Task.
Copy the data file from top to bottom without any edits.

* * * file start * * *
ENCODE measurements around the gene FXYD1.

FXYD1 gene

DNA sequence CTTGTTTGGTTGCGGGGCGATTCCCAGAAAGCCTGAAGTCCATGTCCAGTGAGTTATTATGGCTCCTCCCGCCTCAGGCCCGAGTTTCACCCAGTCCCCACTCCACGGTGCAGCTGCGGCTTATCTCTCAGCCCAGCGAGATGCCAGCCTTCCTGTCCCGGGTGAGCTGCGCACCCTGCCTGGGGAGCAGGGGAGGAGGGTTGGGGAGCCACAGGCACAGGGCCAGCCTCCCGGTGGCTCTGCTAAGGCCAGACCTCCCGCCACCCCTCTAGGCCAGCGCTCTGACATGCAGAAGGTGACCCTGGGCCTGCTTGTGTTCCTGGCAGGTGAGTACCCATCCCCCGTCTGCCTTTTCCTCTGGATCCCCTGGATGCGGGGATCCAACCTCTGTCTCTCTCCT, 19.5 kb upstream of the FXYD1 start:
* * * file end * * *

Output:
ENCODE measurements around the gene FXYD1.

FXYD1 gene

DNA sequence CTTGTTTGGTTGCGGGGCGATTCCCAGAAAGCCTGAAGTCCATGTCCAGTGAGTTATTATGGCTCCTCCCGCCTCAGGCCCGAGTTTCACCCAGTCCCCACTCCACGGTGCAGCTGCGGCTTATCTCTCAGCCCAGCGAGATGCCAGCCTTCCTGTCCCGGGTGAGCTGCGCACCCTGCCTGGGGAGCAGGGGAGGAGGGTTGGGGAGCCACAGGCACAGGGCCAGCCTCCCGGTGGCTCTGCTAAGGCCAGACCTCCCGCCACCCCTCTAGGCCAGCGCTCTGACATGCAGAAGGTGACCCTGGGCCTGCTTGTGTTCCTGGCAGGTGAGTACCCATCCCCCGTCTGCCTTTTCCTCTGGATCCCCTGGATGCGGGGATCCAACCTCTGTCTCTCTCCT, 19.5 kb upstream of the FXYD1 start: